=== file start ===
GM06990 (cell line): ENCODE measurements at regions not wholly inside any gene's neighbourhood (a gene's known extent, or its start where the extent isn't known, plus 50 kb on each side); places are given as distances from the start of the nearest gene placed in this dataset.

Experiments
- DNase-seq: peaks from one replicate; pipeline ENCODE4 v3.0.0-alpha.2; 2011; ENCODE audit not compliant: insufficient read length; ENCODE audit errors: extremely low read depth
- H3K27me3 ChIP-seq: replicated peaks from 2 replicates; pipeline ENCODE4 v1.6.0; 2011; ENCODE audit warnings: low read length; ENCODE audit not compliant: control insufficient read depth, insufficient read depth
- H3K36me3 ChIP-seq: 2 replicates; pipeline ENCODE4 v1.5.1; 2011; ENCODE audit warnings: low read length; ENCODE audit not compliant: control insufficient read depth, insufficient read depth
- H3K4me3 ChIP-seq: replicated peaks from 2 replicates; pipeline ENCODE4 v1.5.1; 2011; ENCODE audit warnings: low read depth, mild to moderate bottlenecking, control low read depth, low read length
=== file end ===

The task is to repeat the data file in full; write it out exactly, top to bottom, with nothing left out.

GM06990 (cell line): ENCODE measurements at regions not wholly inside any gene's neighbourhood (a gene's known extent, or its start where the extent isn't known, plus 50 kb on each side); places are given as distances from the start of the nearest gene placed in this dataset.

Experiments
- DNase-seq: peaks from one replicate; pipeline ENCODE4 v3.0.0-alpha.2; 2011; ENCODE audit not compliant: insufficient read length; ENCODE audit errors: extremely low read depth
- H3K27me3 ChIP-seq: replicated peaks from 2 replicates; pipeline ENCODE4 v1.6.0; 2011; ENCODE audit warnings: low read length; ENCODE audit not compliant: control insufficient read depth, insufficient read depth
- H3K36me3 ChIP-seq: 2 replicates; pipeline ENCODE4 v1.5.1; 2011; ENCODE audit warnings: low read length; ENCODE audit not compliant: control insufficient read depth, insufficient read depth
- H3K4me3 ChIP-seq: replicated peaks from 2 replicates; pipeline ENCODE4 v1.5.1; 2011; ENCODE audit warnings: low read depth, mild to moderate bottlenecking, control low read depth, low read length